If you’ve read through even 3 of my recipes, you probably know I like garlic. I think it’s safe to say I probably consume at least a clove a day. It’s been like that for years. I grew up eating dishes with large amounts of garlic in them and automatically cooked with it when I started experimenting in my own kitchen. Let’s just say if garlic really does repel vampires, I’m safe.
I have to confess, I’ve switched over to buying pre-minced garlic. I noticed I was spending a whole lot of time chopping garlic. I go through the big 32 oz. jar every month. And saving time wherever I can is necessary.
There are actually many types of garlic out there but we’ll focus on the three major types what we have most access to in the United States. There is American garlic, Mexican & Italian garlic and elephant garlic (which isn’t truly a garlic, it’s a relative of the leek).
American garlic has white skin and a strong flavor. Mexican and Italian garlic have a red-purple color skin with a more mild flavor. And elephant garlic is huge, has white skin and the most mild flavor of all three types.
It has low calories and a high nutrient count. I love the flavor of garlic and what it adds to almost everything. But it’s more than just flavor, garlic is actually quite good for you.
Related: Basil - The King of Herbs
When I was doing my research for this post, I found a ton of studies that have been done on the health benefits of garlic. More than any other ingredient I have researched. As it turns out, garlic’s main use was medicinal throughout ancient history. It’s use was documented by the Egyptians, Greeks, Chinese and Babylonians.
Garlic contains Allicin, a compound that has medicinal properties - and is responsible for it’s aroma. Most of the health benefits are “released” when you chop it or chew it, creating the sulfur compound Allicin.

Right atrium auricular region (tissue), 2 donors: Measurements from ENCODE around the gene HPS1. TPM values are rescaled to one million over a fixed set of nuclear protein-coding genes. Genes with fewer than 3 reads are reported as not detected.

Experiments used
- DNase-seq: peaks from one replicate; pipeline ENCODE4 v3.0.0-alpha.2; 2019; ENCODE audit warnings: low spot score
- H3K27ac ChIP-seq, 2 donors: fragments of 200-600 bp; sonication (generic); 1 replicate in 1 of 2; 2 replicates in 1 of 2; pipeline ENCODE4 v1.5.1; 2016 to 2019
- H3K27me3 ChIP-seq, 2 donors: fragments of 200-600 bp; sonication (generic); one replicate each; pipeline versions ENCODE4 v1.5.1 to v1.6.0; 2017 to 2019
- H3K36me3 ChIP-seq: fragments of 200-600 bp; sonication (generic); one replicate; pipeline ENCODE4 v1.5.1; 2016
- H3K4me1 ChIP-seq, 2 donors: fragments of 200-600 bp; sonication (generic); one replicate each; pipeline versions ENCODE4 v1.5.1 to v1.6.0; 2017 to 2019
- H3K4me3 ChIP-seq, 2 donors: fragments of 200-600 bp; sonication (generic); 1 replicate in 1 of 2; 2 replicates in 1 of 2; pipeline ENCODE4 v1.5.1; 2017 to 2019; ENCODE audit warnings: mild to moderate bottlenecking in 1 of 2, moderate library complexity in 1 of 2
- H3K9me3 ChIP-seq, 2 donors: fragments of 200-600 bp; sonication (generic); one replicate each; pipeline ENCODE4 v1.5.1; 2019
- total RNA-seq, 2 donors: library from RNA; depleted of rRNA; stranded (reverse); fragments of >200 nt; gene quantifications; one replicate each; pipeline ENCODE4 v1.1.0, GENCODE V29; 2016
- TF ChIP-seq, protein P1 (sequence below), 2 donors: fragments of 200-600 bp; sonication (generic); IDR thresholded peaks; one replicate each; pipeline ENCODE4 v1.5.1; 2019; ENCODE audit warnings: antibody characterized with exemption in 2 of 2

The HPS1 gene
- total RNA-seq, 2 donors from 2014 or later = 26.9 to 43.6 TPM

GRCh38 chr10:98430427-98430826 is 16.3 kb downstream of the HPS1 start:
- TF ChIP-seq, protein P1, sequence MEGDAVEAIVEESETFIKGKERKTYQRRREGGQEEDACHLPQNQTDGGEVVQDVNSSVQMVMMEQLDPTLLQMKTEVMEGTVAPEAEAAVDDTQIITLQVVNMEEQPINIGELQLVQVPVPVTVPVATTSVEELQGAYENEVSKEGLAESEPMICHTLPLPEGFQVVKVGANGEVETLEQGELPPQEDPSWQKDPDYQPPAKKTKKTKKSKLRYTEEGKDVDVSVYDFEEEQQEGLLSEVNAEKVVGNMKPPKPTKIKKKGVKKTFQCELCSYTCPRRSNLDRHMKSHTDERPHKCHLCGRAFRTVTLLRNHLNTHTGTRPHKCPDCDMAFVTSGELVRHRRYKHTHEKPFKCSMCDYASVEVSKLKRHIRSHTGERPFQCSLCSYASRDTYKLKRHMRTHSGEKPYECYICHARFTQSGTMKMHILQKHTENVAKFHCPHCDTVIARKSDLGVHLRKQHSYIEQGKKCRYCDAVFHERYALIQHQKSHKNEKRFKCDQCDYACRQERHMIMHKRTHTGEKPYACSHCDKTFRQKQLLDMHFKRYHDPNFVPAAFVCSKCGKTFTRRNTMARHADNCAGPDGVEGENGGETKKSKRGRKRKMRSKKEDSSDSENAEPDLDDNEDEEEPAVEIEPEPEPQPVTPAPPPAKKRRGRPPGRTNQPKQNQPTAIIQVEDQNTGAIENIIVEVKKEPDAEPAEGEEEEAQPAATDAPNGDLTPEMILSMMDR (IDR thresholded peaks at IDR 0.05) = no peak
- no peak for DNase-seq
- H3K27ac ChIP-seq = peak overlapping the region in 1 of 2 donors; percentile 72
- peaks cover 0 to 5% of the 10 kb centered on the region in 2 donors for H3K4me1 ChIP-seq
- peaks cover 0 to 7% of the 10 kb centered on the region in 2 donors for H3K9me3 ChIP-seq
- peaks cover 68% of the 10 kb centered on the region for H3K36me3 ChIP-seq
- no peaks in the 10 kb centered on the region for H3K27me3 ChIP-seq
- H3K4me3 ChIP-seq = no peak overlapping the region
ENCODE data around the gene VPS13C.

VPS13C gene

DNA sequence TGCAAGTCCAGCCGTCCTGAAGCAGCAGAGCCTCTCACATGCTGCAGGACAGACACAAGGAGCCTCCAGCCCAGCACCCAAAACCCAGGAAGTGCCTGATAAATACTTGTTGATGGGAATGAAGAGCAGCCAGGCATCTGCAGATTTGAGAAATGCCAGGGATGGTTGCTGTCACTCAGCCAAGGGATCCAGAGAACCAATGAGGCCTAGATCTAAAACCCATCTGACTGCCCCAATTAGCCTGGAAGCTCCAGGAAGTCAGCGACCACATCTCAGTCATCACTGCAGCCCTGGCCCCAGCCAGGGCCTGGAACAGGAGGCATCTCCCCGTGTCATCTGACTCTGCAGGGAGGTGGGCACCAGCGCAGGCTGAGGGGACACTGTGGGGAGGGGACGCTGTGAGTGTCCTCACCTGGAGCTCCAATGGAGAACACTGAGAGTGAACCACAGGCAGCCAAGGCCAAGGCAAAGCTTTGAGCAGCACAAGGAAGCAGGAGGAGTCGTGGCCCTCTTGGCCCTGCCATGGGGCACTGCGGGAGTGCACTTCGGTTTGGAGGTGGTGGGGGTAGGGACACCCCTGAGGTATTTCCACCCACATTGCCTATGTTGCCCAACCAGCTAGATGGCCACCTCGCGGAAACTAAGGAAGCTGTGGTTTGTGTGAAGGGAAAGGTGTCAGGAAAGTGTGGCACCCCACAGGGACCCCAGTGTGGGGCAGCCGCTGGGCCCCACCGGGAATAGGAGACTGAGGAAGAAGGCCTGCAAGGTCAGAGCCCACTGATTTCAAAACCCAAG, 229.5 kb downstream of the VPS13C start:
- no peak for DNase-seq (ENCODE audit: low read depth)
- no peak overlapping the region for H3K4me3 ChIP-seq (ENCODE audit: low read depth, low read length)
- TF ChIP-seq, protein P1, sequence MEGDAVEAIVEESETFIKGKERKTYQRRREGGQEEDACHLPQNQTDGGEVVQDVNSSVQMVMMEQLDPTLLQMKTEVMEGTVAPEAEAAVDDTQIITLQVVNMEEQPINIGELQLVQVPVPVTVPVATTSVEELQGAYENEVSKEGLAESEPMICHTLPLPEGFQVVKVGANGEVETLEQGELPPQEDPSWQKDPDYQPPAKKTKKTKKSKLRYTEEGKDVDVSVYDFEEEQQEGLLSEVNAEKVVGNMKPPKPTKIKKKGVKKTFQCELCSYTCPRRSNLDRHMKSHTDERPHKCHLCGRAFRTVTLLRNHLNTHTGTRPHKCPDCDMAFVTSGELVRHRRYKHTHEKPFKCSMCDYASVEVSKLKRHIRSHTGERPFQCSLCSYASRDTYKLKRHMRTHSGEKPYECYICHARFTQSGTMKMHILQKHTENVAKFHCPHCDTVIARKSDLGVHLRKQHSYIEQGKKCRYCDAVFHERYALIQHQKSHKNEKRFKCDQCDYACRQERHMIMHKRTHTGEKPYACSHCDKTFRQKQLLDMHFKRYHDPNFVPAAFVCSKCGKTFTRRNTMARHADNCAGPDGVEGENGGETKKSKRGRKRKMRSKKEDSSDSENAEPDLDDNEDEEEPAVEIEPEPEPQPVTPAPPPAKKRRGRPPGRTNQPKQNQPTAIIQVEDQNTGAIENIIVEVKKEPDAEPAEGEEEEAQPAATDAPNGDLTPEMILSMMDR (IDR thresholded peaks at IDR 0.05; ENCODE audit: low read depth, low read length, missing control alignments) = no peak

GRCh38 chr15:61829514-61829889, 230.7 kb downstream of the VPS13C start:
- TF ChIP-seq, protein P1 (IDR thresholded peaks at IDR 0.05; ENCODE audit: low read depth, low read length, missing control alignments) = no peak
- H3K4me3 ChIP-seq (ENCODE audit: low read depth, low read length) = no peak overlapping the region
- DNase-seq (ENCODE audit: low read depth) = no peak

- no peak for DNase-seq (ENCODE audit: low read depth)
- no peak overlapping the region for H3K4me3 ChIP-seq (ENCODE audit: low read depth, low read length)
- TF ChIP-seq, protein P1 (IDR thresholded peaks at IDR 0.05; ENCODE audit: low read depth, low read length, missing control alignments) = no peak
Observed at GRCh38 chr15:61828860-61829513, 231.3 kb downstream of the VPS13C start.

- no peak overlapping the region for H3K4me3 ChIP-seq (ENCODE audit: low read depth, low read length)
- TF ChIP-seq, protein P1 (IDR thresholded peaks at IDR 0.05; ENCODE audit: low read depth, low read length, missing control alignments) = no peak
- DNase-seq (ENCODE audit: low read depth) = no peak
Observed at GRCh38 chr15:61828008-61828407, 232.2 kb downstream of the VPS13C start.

Allicin enters the body from the digestive tract and travels all over the body, where it exerts its potent biological effects (which we'll get to in a bit).
Garlic contains higher levels of Manganese, Vitamin B6, Vitamin C and Selenium. It also has small amounts of just about everything our bodies need.
Garlic supplements have been known to boost your immune system. Studies showed that those who used daily garlic supplements reduced their number of colds. And those who did get colds had their symptoms reduced.
Other studies found a significant lowering of high blood pressure in people who had garlic supplements.
People with high cholesterol levels may benefit them, too.
Keep in mind that supplements give you a daily dose of around 4 cloves of garlic. Like most vegetables, you get the most nutrients when you consume them raw. It would be difficult to eat that much per day for most people, so supplements could be the answer.
Buying and Storing
Garlic is available year-round at grocery stores. You want to see that it feels firm and not soft. Avoid it if you see broken skin, mold, sprouts or is shriveled.
Whole bulbs are fresh for about a month as long as they are stored properly. You want them in a cool dry place either uncovered or just loosely covered.You do not have to refrigerate. I don’t recommend freezing as it affects the flavor and texture.
To quickly peel garlic, place it on your cutting board, lay your chef’s knife over top of it with the sharp side down and touching the board. The other side should be elevated as the garlic is underneath. Hold the knife in place with one hand and with the other hand hit the knife with your palm. Be careful to not hit the sharp side. You are aiming for the garlic.
You can slice, chop, mince, smash, roast or puree your garlic. When sauteing, make sure you don’t overcook it as it gets very bitter.
Try some of these recipes that celebrate the great flavor only garlic can give us.
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Information from garlic studies found at http://www.healthline.com/nutrition/11-proven-health-benefits-of-garlic.Follow me 🙂